Patient satisfaction was assessed using a 7-point Likert scale ranging from ‘not satisfied at all’ to ‘completely satisfied’ [18].

Surgery rate was assessed by keeping track of whether or not patients needed surgery in spite of conservative treatment (control group) and a possible epidural injection recorded in the case record form (CRF). Surgery rate was measured as dichotomous outcome, indicating whether patients received a surgery during follow-up (yes = 1/no = 0).

Confounding factors

Confounding factors were a priori selected based on evidence from existing studies in sciatica, and expertise within the study team [19, 20]. The factors were age, gender, body mass index (BMI) and severity of back and leg pain at baseline.

Societal costs

Intervention costs will be estimated using a micro-costing approach. That is, detailed information on the number of TESIs performed per patient and the cost per TESI were collected from hospital accounting records. Information regarding the use of all other kinds of resources was collected using online cost questionnaires administered at 3 weeks, 6 weeks, and 3 and 6 months. See supplemental file for the questionnaire. For assessing absenteeism and presenteeism, slightly adapted versions of the World Health Organization – Work Performance Questionnaire (WHO-HPQ) and the iMTA Productivity Cost Questionnaire (iPCQ) were used, respectively [21, 22]. Healthcare utilization, consisting of the use of primary care, secondary care, prescribed and over-the-counter medication, were valued using Dutch standard prices and unit prices derived from If unavailable, prices according to professional organizations were used. Informal care and unpaid productivity losses were valued using a recommended Dutch shadow price [23]. Absenteeism was valued in accordance with the Friction Cost Approach, with a friction period of 12 weeks, and using gender-specific price weights. Presenteeism was valued using gender-specific price weights as well [24]. All costs were converted to Euros 2020 using consumer price indices.

Adverse events and safety issues

All adverse events (AEs) during the study were recorded on the case record form (CRF), whether or not caused by the study procedure. Registration included: the event, onset and end date, severity, relation to the study and action taken. AEs considered related to the study were judged by a medically qualified investigator and followed until resolution (or if the event was regarded stable). There were no AEs that resulted in withdrawal from the trial.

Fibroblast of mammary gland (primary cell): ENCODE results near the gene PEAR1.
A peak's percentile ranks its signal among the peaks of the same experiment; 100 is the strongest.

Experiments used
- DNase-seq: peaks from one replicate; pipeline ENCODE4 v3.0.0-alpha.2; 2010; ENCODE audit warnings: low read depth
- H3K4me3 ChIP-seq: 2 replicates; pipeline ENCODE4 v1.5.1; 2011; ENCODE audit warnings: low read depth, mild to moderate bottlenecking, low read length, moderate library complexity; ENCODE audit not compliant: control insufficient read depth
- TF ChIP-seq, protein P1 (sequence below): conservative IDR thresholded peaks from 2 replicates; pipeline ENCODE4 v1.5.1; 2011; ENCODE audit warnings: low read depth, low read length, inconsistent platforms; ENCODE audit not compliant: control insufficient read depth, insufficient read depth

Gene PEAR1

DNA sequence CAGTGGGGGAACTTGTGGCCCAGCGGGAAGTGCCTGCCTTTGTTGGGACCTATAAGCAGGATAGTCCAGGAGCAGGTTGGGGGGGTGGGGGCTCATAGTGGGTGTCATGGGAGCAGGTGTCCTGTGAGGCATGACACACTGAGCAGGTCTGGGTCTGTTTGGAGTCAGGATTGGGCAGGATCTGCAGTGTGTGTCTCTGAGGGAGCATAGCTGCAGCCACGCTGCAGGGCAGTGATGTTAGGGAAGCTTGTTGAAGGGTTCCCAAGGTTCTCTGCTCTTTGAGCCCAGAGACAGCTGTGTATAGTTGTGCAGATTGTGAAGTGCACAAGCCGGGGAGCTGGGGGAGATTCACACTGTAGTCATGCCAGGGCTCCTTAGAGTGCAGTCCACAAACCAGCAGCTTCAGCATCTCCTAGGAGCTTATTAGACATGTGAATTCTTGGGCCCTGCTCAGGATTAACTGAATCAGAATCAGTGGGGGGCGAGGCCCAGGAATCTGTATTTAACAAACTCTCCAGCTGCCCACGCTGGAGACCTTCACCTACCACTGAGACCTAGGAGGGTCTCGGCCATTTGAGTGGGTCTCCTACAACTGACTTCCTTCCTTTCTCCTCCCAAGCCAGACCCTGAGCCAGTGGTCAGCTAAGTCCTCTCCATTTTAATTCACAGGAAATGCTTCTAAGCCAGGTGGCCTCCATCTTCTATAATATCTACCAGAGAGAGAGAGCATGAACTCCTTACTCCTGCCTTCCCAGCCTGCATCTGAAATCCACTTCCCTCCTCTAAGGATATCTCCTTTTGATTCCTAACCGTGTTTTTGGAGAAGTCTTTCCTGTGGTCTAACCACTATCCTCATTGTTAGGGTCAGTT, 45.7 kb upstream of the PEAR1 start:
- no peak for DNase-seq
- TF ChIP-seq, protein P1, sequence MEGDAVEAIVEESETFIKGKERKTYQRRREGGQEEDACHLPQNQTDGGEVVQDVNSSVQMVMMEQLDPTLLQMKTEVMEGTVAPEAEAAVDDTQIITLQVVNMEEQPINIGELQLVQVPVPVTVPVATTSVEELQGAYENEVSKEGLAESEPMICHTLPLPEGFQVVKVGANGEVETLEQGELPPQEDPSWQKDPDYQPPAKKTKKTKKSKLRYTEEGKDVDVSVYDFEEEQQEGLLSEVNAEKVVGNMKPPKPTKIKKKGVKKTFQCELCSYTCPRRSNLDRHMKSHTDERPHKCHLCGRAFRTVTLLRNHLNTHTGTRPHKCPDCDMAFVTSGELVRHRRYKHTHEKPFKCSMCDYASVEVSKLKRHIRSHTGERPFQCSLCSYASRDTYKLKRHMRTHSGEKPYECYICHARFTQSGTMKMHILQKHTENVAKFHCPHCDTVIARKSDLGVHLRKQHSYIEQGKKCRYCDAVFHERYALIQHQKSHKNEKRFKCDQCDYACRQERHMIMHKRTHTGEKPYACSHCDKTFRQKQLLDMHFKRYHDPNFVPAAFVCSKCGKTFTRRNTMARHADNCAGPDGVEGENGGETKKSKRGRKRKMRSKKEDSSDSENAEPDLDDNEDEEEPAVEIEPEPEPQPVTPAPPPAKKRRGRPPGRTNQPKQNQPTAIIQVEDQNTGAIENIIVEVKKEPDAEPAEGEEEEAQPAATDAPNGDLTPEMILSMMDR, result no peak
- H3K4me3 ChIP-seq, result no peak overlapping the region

Registering and handling of data

A trial master file was established in Amsterdam by the coordinating investigator (BTM). The registering of data was done consecutively throughout the study. Data were registered in a case report form (CRF) for each patient. Throughout the study, the registering and handling of data followed the principles of good clinical practice (GCP). The data will be kept in a locked facility for 15 years after the study is finished. After this, it will be destroyed. The statistical master file is kept by the department of Data Management, at Amsterdam UMC (location VUMC) Amsterdam, the Netherlands.

Statistical analysis

All analyses described in this plan are considered a priori analyses in that they have been defined in the study protocol and/or this SAP. All post hoc analyses will be identified as such in the article. Analyses will be consistent with the intention-to-treat principle and will be performed using software package SPSS v26 and STATA v16.

Trial profile

The following summaries will be presented in a flow diagram according to the CONSORT statement [25]: the number of patients with acute sciatica that were screened for eligibility at the Neurology outpatient clinics in Amsterdam and Zaanstad and the number of patients that was eventually randomized after providing informed consent, stratified for each treatment group. Additionally, the number and percentages of patients lost to follow-up will be reported per treatment arm, including information about the timing and reason(s) for loss to follow-up. See Fig. 1 for an overview.

Fig. 1
figure 1

STAR trial: enrollment and randomization

Data integrity

Prior to the analyses, the integrity of trial data will be checked by scrutinizing data files for omissions and errors. The source of any inconsistencies will be explored and resolved.

Methods for handling missing data

In the effect analyses, missing data will be handled using mixed models by maximum likelihood estimation [26]. In case more than 10% of patients have missing data, defined as having missing data on one or more variable, sensitivity analyses will be performed using mixed models with multiple imputation. For the economic evaluation, missing data will be multiply imputed, irrespective of the percentage of patients of missing data. This strategy is advised in economic evaluations, because total costs are the sum of numerous cost components, so total costs will already be missing if only one item is missing. Data will be multiply imputed using Multivariate Imputation by Chained Equations (MICE) and the number of imputed datasets will be determined using the loss of efficiency approach [27]. Imputation models will include all available cost and effect measure values as well as variables differing between groups at baseline, those variables related to the ‘missingness’ of data and variables related to the outcomes. Pooled estimates will be calculated using Rubin’s rules.

Evaluation of demographics and baseline patient characteristics